March is Women’s History Month, and in celebration Corvus spotlights women from all facets of American life. Read on to learn more about these four extraordinary women and their contributions to United States history.
Sybil Ludington 4/5/1761 – 2/26/1839
Our first Women’s History Month spotlight features Sybil Ludington- a heroine of the American Revolutionary War.
Many of us may be familiar with Paul Revere’s story, but the story of this brave, 16-year-old is seldom told. Sybil Ludington was the daughter of Colonel Henry Ludington, a New York militia officer. On April 26, 1777, a messenger arrived at the Ludington household to warn Colonel Ludington that the British were planning an attack in Danbury, Connecticut- the location where all the weapons and munitions for the Continental Army were stored. As her father began organizing the local militia, the 16-year-old girl got on her horse and rode through the night.
Ludington completed her journey at around sunrise- covering 40 miles (over twice the distance that Paul Revere had ridden) and warning nearly 400 men. It is even known that Ludington fought off a highwayman with her father’s musket! The British still raided Danbury, however, the Patriots successfully drove them back to New York thanks to Ludington’s fearlessness. Colonel Ludington later wrote in his memoir: “there is no extravagance in comparing her ride with that of Paul Revere and its midnight message…by daybreak, thanks to her daring, nearly the whole regiment was mustered before her father’s house at Fredericksburgh.”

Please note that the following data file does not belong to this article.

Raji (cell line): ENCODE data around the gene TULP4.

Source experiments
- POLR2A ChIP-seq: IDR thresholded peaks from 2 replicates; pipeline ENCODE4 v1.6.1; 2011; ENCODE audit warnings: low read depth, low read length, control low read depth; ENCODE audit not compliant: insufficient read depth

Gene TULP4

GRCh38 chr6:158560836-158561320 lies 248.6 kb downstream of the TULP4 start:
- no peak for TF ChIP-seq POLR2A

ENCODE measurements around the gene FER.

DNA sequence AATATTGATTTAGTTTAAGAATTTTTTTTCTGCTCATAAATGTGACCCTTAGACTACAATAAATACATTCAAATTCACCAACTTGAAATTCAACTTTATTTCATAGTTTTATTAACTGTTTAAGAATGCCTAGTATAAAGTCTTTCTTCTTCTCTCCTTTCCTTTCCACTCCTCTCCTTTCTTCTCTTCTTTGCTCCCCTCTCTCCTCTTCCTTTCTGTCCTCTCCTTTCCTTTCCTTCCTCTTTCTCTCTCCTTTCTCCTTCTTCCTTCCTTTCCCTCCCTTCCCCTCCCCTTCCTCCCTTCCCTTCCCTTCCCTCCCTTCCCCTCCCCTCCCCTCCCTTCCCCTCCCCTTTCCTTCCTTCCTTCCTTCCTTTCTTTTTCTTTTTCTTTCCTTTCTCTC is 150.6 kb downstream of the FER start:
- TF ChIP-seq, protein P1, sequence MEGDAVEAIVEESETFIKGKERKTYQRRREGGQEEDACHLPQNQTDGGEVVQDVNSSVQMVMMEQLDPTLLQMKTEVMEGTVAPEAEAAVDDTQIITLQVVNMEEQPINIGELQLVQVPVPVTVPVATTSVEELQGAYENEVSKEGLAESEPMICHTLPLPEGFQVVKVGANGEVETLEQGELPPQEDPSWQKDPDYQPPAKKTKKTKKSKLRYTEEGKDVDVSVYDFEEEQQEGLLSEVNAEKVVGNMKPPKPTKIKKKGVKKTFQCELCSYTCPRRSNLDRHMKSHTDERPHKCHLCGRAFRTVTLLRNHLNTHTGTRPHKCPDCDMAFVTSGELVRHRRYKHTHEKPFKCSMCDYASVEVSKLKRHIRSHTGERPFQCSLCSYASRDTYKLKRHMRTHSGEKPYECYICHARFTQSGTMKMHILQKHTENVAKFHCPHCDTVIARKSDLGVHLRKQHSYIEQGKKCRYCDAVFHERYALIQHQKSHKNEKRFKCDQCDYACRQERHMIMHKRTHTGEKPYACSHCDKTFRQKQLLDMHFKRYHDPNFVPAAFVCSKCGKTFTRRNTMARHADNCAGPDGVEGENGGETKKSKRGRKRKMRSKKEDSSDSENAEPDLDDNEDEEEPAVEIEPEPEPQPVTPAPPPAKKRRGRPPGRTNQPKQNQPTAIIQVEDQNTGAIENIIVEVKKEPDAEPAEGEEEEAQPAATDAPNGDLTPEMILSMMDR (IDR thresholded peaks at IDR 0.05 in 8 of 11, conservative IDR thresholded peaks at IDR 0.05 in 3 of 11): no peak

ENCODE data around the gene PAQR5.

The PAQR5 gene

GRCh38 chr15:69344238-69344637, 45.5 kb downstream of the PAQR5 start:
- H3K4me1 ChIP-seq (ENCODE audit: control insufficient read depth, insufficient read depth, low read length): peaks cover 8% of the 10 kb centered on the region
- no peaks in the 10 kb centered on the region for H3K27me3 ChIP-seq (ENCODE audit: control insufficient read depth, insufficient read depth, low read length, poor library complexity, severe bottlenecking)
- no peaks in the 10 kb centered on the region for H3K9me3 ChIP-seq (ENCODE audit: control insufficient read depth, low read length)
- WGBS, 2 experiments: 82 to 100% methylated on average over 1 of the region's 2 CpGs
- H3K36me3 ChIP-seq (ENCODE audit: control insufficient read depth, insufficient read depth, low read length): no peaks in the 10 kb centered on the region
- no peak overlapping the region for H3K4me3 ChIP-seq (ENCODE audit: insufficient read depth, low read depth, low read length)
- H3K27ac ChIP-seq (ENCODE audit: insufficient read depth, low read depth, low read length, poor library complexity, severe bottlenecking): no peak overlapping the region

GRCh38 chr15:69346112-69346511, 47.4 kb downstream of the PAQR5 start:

Grace Hopper 12/9/1906 – 1/1/1992
Rear Admiral Grace Hopper was a pioneer in both computer science and the U.S. Navy. She is best known for developing one of the first computers.